Tuesday, September 30, 2014

You are here

Guilty Pleasure: Slavery and Child Labour in the Production of Chocolate

Hundreds of thousands of children work on cocoa farms to produce chocolate consumed around the world.
Share |
A chocolate fountain. Photograph by Jill Siegrist.

For many, Christmas is upon us once again. And like every other year chocolate will be sold in vast quantities. But unbeknownst to most consumers, some of the chocolate they buy will have partly been the product of slavery and child labour in West Africa.

A bittersweet product

West Africa was responsible for nearly three quarters of the 4.24 million tonnes cocoa beans produced worldwide last year – the Ivory Coast alone produced roughly 1.5 million tonnes, or one third of the world’s production, while Ghana produced over 1 million tonnes. According to some research, these two countries also rely on around 1.8 million child labourers.

Regarding the Ivory Coast, some have claimed that 90% of cocoa farms use child labour, while the US Department of State estimates that over 100,000 children work under “the worst forms of child labour” on Ivorian farms. Around 15,000 children are thought to be forced to work as slaves in the Ivory Coast, and 10,000 are believed to be victims of human trafficking, largely from neighbouring Mali and Burkina Faso.

But this is not just an Ivorian or even a West African issue. The global scope of the problem becomes apparent when one considers that it is not just West African governments and farmers who are involved in the trade chain, but also chocolate manufacturers, supermarkets and finally consumers.

All the countries mentioned have signed the 1989 UN Convention on the Rights of the Child which holds that children have inalienable rights, and obligates states to promote, guarantee and respect the rights of children against violence, exploitation and hazardous work or work that interferes with their education. But the practical application of the convention is a challenge as many cocoa farms are located in remote areas and are difficult for the authorities to access.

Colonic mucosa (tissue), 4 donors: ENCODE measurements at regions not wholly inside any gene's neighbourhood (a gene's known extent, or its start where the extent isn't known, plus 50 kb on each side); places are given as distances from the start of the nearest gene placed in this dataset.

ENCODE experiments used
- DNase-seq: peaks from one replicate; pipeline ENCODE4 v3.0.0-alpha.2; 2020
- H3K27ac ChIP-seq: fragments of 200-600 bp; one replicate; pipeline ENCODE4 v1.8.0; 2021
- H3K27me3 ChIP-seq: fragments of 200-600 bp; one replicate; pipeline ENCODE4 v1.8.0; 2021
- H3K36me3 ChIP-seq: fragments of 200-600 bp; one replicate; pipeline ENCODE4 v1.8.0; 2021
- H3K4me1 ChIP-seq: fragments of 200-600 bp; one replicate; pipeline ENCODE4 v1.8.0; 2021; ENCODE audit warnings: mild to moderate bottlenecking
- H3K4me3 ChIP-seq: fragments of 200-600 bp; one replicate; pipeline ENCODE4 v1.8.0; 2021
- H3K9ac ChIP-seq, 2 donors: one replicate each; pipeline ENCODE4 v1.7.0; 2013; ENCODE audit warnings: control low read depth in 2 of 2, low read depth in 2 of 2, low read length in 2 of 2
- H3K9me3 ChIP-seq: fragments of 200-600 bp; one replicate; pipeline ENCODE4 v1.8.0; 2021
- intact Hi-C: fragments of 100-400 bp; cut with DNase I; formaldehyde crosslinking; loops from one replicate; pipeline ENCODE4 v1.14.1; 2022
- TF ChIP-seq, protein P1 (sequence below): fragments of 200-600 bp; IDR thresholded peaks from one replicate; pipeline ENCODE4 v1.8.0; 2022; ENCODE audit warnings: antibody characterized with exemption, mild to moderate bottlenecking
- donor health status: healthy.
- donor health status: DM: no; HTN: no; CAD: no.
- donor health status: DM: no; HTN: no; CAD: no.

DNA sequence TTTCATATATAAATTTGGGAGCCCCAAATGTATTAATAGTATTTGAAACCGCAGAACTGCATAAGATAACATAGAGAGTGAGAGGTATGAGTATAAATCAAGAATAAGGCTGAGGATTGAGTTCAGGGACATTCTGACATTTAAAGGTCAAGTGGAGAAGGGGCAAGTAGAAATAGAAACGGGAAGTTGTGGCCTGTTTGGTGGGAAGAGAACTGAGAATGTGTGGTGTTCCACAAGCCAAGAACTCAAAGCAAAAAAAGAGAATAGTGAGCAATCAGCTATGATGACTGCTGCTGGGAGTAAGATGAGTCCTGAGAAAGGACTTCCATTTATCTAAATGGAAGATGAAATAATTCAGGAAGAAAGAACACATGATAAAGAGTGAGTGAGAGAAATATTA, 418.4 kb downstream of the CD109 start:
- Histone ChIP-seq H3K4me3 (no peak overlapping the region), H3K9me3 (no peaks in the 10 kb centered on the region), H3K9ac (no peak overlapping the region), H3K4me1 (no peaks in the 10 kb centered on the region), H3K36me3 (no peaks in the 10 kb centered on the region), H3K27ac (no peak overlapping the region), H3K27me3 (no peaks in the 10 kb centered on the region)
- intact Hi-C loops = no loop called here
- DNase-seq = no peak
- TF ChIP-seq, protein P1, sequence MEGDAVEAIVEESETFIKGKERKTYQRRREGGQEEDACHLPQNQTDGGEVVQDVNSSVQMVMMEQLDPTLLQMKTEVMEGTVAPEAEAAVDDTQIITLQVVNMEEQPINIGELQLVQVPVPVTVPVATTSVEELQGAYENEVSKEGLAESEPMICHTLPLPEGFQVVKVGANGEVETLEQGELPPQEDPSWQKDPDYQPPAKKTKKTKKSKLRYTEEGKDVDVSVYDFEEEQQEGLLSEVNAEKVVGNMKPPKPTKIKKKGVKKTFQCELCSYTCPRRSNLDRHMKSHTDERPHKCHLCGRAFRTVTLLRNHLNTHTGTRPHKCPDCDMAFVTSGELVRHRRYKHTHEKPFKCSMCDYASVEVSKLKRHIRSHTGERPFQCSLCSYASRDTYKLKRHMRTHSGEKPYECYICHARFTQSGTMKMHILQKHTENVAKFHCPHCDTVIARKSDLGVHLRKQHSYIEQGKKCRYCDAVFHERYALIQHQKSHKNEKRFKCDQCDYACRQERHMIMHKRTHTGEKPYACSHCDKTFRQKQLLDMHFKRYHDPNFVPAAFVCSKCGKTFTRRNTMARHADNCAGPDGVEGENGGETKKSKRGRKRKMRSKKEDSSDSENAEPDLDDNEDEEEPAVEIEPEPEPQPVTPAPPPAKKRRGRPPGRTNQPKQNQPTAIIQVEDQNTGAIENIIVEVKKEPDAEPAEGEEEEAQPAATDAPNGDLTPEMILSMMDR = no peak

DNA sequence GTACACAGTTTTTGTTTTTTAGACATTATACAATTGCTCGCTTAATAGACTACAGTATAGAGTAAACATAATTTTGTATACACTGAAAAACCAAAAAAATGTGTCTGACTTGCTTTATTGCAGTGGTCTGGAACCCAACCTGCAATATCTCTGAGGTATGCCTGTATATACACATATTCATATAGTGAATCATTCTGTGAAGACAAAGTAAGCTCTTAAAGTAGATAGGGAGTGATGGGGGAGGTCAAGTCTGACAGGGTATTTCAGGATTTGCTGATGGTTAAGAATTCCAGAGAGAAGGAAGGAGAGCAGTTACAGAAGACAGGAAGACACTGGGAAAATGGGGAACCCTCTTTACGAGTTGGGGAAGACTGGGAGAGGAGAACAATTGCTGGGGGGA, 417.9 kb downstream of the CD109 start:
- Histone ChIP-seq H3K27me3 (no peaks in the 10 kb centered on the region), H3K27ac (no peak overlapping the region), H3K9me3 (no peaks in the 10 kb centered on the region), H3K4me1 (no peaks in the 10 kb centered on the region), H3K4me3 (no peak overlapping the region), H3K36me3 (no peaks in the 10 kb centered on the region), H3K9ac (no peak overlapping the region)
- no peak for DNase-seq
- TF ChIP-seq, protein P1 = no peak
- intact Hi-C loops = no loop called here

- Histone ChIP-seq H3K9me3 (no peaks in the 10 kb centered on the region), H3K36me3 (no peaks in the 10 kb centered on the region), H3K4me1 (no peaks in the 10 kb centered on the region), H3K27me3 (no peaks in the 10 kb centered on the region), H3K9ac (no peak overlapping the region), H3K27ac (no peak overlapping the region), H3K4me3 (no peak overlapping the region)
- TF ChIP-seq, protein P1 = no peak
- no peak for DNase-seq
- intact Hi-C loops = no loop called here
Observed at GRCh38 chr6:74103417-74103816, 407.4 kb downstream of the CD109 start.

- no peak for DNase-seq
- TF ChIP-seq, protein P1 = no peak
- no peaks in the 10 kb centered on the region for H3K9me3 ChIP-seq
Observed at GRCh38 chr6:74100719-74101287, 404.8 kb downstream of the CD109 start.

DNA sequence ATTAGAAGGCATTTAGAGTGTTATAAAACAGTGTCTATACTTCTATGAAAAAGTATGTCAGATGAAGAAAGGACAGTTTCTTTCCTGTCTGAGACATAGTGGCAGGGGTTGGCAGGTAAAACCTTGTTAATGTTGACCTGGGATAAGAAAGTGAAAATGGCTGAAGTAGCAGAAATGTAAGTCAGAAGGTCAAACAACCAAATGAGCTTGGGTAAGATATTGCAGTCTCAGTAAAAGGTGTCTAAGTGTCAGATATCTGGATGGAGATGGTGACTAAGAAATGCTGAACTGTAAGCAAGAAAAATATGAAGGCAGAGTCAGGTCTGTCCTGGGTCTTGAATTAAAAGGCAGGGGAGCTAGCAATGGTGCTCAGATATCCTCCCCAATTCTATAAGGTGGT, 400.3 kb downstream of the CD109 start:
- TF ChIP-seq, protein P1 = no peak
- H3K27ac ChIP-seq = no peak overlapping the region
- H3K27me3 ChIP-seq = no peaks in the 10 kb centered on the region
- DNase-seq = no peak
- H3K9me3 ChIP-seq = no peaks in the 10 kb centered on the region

Furthermore, underlying some farmers’ decisions to replace paid labour with unpaid forced child labour are economic factors such as unstable cocoa bean prices. Moreover, children are sometimes sent away by their own parents in the expectation that they will not only be able to provide financial support for their families, but also acquire practical skills valuable for a future career.

Pushing the issue

The problem of child labour on Ivorian cocoa farms is thus a multi-faceted problem and requires action from a variety of actors at different levels.

One initiative to raise public awareness of child labour and slavery in cocoa farming came from Dutch journalist Teun van de Keuken, who in 2008 handed himself into police and attempted to prosecute himself for being an accomplice to slavery by being a chocolate consumer.

The court threw out the case but did declare: “To put an end to slavery practices, the accountability lies with the industry, governments and of course the consumer, you and me”. Van de Keuken subsequently set up a chocolate brand that guarantees slave-free chocolate production: Tony’s Chocolonely.